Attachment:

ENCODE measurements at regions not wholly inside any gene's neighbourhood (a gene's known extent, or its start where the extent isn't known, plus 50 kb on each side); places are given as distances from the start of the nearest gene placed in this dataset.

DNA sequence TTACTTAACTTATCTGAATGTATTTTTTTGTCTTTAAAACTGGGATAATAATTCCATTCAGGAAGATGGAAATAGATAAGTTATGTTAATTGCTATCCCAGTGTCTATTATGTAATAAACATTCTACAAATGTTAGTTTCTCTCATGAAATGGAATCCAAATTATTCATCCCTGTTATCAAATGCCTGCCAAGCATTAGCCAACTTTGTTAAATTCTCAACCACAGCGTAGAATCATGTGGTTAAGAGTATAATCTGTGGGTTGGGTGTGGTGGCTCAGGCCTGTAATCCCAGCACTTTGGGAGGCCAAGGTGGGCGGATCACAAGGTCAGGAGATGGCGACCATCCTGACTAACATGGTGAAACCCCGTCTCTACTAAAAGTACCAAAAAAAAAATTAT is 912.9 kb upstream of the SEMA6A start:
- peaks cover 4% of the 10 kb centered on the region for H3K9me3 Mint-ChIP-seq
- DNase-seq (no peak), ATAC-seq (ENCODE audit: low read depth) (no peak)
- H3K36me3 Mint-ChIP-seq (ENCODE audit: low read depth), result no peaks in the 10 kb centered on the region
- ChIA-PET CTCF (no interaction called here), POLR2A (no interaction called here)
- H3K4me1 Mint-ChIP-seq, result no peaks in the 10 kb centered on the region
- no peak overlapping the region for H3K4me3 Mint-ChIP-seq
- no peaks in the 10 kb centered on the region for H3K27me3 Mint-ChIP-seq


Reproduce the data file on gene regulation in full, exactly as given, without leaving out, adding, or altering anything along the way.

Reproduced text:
ENCODE measurements at regions not wholly inside any gene's neighbourhood (a gene's known extent, or its start where the extent isn't known, plus 50 kb on each side); places are given as distances from the start of the nearest gene placed in this dataset.

DNA sequence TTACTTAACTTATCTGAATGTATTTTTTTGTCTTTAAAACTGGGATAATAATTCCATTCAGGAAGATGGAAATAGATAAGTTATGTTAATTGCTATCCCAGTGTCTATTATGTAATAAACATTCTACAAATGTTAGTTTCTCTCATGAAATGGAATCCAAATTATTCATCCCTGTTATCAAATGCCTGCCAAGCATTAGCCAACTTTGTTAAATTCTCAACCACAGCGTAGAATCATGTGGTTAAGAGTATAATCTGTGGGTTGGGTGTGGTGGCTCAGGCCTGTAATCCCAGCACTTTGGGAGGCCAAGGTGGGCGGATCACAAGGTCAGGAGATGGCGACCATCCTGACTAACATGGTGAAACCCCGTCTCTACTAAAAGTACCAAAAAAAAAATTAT is 912.9 kb upstream of the SEMA6A start:
- peaks cover 4% of the 10 kb centered on the region for H3K9me3 Mint-ChIP-seq
- DNase-seq (no peak), ATAC-seq (ENCODE audit: low read depth) (no peak)
- H3K36me3 Mint-ChIP-seq (ENCODE audit: low read depth), result no peaks in the 10 kb centered on the region
- ChIA-PET CTCF (no interaction called here), POLR2A (no interaction called here)
- H3K4me1 Mint-ChIP-seq, result no peaks in the 10 kb centered on the region
- no peak overlapping the region for H3K4me3 Mint-ChIP-seq
- no peaks in the 10 kb centered on the region for H3K27me3 Mint-ChIP-seq